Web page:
Ki Karov Eileicha HaDavar: Is It Really That Simple? by Leiby Deutsch


In Parashat Nitzavim, a Parashah which is crucial for our understanding of Chodesh Elul, Moshe tells Bnei Yisrael, “Ki Karov Eilecha HaDavar, BePhicha U’Vilvavcha La’asoto,” “When the thing [Torah] is close to you, it is in your lips and your heart to perform it” (Devarim 30:14). Rav Yosef Dov HaLevi Soloveitchik explains this Pasuk through the lens of the famous Gemara in Masechet Niddah (30b). The Gemara teaches that a baby is taught the entire Torah, only to forget all of it when it is born. Why would a baby need to study the entire Torah in order to ultimately forget it? Chazal learn from this Gemara that every Jew has an affinity for the Torah. Even if a person has never been exposed to it before, when he accepts the opportunity, he will be inspired with what the Torah has to offer, since  he is a Jew at heart. It will not be something foreign, but something that he will inexplicably be familiar with. The Torah is not something that is hidden or distant from us; rather, it is something that is always in a Jewish mouth and heart.

For a Jew who is already devoted to Talmud Torah and the performance of Mitzvot or feels any type of connection to Judaism to the point where he or she is constantly thriving and progressing, then coming close to the Torah is an easy matter. But what about those who do not feel this connection even after trying time and again to become closer to Hashem?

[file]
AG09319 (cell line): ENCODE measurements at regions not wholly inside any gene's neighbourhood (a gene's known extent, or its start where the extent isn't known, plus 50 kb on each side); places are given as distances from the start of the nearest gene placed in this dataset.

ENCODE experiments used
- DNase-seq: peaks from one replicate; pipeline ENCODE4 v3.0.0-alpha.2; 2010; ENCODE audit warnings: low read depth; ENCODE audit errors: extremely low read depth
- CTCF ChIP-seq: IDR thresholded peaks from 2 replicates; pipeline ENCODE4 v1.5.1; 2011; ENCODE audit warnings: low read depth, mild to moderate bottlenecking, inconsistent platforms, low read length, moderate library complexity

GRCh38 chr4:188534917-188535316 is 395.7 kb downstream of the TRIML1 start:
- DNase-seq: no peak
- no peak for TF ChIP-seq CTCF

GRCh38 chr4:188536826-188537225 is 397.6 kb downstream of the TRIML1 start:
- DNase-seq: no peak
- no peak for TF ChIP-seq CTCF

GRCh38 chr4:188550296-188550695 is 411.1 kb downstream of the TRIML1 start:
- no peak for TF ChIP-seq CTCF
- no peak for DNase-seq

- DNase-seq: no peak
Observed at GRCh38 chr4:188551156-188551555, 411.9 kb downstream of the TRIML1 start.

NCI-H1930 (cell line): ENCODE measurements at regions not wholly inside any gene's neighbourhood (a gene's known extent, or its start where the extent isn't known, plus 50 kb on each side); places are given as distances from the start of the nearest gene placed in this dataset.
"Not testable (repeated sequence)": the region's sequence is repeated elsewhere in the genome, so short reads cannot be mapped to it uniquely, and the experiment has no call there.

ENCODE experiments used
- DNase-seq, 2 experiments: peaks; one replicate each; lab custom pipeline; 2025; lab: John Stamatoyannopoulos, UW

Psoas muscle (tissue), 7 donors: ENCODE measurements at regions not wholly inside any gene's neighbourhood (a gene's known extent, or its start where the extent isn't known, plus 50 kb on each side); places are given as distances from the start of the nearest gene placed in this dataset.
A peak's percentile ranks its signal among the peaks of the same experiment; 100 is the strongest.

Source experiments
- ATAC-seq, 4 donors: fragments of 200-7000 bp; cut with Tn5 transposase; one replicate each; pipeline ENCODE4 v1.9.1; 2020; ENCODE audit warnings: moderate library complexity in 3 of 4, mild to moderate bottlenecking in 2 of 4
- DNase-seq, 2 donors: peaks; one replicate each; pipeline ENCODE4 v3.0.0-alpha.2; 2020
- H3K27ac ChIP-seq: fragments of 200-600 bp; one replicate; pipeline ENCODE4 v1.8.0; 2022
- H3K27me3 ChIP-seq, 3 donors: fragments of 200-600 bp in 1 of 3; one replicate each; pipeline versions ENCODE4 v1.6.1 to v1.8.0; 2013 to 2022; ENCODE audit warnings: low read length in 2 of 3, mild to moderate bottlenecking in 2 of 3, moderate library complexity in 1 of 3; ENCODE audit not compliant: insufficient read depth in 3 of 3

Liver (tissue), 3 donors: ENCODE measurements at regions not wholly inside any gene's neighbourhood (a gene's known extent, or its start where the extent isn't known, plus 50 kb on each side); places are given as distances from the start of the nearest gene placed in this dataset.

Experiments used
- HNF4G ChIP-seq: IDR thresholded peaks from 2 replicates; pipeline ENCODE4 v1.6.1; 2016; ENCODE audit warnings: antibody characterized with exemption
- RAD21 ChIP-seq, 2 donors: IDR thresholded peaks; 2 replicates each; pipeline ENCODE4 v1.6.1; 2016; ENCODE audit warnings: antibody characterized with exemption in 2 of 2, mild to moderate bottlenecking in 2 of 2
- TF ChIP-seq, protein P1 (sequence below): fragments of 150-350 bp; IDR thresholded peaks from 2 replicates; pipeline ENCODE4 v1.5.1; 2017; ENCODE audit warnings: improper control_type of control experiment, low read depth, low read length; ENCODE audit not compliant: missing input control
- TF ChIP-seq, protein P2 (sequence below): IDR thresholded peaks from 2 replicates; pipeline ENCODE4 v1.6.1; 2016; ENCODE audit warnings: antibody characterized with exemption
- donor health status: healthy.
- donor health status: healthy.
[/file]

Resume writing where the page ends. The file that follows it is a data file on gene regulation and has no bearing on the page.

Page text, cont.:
Rambam in Hilchot Teshuvah (3:4) describes the effect the blowing of the Shofar has on the individual. Rambam states that, “The sleepers shall awake from their slumber, those who have fallen asleep should arise from their drowsiness, they shall look within their dreams, do Teshuvah, and remember their Creator.” The lofty idealism presented by both the Rambam and Rav Soloveitchik must be explained further, especially given the many problems Jews face nowadays with this issue. How is it possible for someone to wake up if he believes that he has been sleeping for too long? How can one remember his Creator if he cannot see Him in the first place?

The Ba’al HaTanya explains in Likutei Torah (Devarim 32:1) that there are two stages of divine inspiration that manifest themselves during two portions of the calendar year. The first of these stages occurs during Chodesh Elul, the time of Teshuvah. This is the time where the source of divine inspiration comes from within the person himself. The key to beginning the process of awakening ourselves and facilitating a connection with Hashem is to walk beyond our limits and actively reach out to Him. It is imperative that we understand that our King always has been and will continue to wait for us, regardless of our previous actions. Closeness to Hashem and the Torah is not about Hashem pulling the individual closer, since He was there the whole time; rather, the individual must bring himself closer to God. The process of Teshuvah and the Pasuk of Ki Karov stress the value of a person and emphasize that God is right here—one just has to come closer to see it.

This Motza’ei Shabbat, Ashkenazim will join Sephardim in reciting Selichot until the end of Yom Kippur. In reviewing the year and looking back on our actions, we should not fall into a state of severe and utter despair on account of the mistakes we have made. At the end of the day, even despite these apparent mistakes, we must remember the things we did correctly and use them as a stepping-stone toward creating a relationship with Hashem. If we do so, there is hope for us to improve and to have a year with great Yir’at Shamayim and closeness to Hashem.

Waiting for Mashiach by Alex Kalb

Important Influences by Rabbi Nosson Rich